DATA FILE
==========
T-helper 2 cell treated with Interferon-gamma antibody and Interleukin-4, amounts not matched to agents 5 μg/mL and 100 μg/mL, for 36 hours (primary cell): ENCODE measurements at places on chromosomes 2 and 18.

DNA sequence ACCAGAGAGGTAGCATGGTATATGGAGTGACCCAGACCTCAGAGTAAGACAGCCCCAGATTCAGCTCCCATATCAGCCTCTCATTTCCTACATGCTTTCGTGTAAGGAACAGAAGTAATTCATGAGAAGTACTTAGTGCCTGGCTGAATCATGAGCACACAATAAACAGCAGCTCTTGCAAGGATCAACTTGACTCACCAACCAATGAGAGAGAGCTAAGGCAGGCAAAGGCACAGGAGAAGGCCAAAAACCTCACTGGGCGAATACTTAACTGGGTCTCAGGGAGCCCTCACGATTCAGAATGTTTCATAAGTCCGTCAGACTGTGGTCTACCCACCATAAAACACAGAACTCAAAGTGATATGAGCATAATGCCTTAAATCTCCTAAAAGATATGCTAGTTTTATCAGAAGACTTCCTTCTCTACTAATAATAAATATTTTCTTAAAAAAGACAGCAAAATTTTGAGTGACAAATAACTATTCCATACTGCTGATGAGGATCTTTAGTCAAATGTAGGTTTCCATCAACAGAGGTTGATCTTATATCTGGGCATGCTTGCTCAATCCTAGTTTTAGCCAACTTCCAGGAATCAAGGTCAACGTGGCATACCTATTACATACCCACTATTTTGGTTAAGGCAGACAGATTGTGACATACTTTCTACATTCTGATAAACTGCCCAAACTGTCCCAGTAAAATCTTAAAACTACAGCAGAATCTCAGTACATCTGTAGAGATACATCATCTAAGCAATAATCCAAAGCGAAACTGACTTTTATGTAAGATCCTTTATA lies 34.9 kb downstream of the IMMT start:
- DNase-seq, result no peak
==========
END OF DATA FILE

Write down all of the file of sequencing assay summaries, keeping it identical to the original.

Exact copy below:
T-helper 2 cell treated with Interferon-gamma antibody and Interleukin-4, amounts not matched to agents 5 μg/mL and 100 μg/mL, for 36 hours (primary cell): ENCODE measurements at places on chromosomes 2 and 18.

DNA sequence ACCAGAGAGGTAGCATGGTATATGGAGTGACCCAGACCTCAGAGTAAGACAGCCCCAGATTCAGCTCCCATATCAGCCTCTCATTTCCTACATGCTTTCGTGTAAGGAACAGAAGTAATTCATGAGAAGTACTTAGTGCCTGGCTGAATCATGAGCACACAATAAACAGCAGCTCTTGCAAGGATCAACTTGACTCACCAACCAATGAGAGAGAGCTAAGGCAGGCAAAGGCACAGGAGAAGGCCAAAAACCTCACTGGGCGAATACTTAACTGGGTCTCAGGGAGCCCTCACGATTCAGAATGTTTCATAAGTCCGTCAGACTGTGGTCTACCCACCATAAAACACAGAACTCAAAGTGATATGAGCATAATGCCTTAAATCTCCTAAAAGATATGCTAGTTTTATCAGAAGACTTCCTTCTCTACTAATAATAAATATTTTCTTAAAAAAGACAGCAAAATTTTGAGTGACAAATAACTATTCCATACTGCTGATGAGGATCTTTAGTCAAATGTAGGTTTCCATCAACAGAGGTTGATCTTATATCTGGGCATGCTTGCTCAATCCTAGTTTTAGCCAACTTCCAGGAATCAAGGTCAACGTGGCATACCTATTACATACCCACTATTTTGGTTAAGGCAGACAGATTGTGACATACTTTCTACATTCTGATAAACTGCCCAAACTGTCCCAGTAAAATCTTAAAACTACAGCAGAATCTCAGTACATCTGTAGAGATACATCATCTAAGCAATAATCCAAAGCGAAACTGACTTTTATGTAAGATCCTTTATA lies 34.9 kb downstream of the IMMT start:
- DNase-seq, result no peak